How to Prevent Head Injuries? 

Prevention of childhood injuries is best achieved through close adult or caregiver supervision as children may not be aware of the potential hazards in the environment around them.

Infants & Toddlers:

  • Do not leave your baby unattended, even for a few seconds, on an adult bed or baby cot without proper barriers
  • Do not use a sarong cradle as the infant may fall out of the sarong or the springs/attachments of the cradle may break
  • Do not leave your child in a baby walker unsupervised. They may topple over and your child may fall and sustain a head injury
  • Do not shake or rock your child too violently as this may lead to rupture of blood vessels in the brain causing bleeding within the brain

School-going children:

  • Do ensure that your children use a properly fitted protective helmet for activities like cycling, skating, roller-blading etc
  • Ensure that your child put on protective gear including helmets, knee pads and elbow guards when using mobility devices. This is important to prevent severe head and limb injuries.
  • There are different types of helmets for riding bicycles and rollerblading. Some tips for proper helmet fit:
    1. The helmet should be placed squarely on top of your child’s head and not tilted to the front or back. It should rest no more than 2 finger breaths above the eyes.
    2. Before buckling, tighten the dial-adjust knob at the back of the helmet. The helmet should stay firmly in place when your child shakes their head even when unbuckled.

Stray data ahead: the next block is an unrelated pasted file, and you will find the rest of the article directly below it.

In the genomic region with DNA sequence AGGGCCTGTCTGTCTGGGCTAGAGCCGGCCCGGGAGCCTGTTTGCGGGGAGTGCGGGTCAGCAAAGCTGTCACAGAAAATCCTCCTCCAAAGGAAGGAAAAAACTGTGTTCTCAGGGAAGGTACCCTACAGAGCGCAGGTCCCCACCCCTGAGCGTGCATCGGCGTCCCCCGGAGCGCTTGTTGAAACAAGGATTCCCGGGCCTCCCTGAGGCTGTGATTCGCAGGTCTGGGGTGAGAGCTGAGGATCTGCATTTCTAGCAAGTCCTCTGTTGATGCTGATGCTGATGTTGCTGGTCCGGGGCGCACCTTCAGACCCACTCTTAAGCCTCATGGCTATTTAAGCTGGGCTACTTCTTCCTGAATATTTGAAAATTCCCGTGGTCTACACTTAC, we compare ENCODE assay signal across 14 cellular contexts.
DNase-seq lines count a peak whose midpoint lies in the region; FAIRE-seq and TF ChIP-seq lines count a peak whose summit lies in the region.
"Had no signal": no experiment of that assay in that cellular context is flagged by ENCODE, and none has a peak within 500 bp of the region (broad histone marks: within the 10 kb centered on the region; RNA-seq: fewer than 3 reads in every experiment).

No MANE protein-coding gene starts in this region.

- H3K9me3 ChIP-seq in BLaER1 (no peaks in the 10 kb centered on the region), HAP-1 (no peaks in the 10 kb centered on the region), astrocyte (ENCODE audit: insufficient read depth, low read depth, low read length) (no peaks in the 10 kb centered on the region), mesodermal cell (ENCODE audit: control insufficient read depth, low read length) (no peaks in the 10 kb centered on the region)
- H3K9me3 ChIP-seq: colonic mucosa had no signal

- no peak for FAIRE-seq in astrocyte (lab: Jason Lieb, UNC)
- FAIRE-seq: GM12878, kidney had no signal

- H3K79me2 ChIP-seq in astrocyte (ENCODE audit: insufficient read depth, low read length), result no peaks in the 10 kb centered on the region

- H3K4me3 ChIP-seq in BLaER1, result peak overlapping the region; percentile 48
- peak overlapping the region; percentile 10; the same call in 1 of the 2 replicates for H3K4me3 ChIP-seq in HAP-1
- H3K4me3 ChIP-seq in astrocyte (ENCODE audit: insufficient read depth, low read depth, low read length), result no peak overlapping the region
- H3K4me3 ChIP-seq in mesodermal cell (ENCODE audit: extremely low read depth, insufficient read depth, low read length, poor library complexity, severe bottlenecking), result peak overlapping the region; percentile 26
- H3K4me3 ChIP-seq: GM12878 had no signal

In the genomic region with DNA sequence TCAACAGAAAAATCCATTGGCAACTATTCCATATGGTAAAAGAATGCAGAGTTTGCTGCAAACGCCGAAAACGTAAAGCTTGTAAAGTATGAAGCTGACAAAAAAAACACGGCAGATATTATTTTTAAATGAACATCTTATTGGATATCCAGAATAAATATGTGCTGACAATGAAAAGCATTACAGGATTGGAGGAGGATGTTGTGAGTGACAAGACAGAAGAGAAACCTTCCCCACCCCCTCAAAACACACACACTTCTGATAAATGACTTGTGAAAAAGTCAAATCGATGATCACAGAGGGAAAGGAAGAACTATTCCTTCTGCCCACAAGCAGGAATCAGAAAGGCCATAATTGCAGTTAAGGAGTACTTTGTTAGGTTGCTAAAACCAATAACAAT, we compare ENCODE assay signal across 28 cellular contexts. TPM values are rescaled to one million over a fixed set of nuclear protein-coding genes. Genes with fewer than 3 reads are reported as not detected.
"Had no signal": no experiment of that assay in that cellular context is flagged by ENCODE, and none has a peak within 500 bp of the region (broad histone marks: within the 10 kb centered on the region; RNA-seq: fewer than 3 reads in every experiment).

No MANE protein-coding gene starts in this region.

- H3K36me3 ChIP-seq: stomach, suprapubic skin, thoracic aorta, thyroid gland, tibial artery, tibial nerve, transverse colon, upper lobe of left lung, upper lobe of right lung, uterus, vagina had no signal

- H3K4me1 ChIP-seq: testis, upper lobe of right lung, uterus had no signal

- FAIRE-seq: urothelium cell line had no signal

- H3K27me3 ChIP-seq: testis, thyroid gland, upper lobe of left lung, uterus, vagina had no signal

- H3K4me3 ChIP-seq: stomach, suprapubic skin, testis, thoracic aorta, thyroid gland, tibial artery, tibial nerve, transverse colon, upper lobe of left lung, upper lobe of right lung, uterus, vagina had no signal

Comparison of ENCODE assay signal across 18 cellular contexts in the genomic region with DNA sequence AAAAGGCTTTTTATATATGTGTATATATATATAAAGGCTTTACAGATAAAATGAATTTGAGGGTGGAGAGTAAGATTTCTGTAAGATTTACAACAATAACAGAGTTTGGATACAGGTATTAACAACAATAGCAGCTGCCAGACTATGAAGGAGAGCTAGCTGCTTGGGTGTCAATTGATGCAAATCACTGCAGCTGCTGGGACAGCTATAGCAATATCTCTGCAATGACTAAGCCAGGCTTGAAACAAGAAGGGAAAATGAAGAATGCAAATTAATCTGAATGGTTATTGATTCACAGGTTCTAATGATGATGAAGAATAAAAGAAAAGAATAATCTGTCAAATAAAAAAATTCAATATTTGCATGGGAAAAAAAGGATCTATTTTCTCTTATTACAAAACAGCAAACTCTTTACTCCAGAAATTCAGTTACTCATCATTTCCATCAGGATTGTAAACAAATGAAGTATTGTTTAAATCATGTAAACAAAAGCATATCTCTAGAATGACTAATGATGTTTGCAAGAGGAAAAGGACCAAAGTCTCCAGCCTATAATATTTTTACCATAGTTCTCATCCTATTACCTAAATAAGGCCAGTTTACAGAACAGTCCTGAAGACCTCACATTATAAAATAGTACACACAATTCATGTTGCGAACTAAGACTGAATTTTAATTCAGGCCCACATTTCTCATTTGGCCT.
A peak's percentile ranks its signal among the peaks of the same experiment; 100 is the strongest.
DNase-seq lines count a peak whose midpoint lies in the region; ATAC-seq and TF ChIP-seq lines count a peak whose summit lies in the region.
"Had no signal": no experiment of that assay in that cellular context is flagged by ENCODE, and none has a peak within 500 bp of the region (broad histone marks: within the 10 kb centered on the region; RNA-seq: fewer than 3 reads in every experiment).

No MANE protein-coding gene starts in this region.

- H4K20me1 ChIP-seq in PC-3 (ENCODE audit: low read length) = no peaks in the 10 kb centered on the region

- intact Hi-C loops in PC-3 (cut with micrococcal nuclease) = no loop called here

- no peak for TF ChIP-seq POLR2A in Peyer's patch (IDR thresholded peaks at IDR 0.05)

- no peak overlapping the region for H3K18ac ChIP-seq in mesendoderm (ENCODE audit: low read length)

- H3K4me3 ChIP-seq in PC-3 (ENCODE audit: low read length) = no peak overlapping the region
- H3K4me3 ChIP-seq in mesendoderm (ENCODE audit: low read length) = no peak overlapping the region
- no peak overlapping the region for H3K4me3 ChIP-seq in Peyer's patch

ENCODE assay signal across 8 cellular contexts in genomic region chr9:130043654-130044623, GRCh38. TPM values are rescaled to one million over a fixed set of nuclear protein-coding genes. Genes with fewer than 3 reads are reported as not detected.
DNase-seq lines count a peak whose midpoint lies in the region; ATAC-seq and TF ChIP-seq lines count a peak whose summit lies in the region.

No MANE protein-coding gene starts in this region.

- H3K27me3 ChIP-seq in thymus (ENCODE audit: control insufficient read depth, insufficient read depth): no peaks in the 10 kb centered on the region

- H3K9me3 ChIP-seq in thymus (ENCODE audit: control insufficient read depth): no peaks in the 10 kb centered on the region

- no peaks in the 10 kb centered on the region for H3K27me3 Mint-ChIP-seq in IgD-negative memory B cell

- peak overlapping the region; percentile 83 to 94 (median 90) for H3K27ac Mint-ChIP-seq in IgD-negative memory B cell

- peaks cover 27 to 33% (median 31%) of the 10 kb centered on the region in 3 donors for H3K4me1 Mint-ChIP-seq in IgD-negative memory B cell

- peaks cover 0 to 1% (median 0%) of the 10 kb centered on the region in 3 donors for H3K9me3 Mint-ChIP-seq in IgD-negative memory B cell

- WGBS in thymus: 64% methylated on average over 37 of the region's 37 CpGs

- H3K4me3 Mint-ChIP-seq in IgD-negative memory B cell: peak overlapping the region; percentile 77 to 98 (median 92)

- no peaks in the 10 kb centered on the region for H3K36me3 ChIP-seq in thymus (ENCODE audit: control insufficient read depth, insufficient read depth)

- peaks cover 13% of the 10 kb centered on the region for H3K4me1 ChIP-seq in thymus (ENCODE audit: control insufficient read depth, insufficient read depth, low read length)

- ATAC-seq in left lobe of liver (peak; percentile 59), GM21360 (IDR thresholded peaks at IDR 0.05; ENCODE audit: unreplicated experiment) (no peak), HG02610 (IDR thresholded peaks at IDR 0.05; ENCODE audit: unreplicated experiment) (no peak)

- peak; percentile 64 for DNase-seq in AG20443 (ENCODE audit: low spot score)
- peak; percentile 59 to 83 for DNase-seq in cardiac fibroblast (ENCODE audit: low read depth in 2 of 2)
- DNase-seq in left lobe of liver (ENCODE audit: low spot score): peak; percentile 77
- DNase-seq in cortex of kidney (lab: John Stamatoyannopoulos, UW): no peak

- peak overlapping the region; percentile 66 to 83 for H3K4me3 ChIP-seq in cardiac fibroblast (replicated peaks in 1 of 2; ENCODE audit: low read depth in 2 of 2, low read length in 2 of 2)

3. Adjust the sliders on the straps to form a V at the base of your child’s ear. 
    4. Adjust the chin strap sufficiently so that only 1 finger can fit in between the strap and the chin. When your child opens their mouth, the strap should pull down on the helmet slightly. 

Signs and Symptoms of A Potentially Serious Head Injury

Bring your child immediately to the emergency department or call an ambulance if your child has any of the following signs or symptoms that suggest a serious head injury:
  • Becomes unconscious or unresponsive
  • Vomits persistently after the incident
  • Exhibits changes in his/her behaviour e.g. drowsiness, agitation, confusion or irritability
  • Walks unsteadily
  • Complains of blurred vision
  • Complains of a severe or worsening headache
  • Has blood or clear fluid exuding from the ears and/or nose.
  • Exhibits seizures or abnormal movement 

If your child is behaving, eating and playing normally after a head injury, you may choose to monitor your child at home or to take your child to the family doctor or polyclinic for a review.

Usually, features of severe brain injury manifest within 72 hours of the incident.

Please do not hesitate to bring your child to see a doctor if you have any concerns or if your child develops any of the symptoms mentioned above.

​First Aid for Minor Head Injuries:

  • Hold and comfort your child.
  • Put a cold compress or ice pack on any bumps or bruises.
  • Let your child rest for the next few hours.
  • Watch your child closely for the next 72 hours for any unusual symptoms or behaviour.
  • Seek medical advice immediately if their condition worsens.

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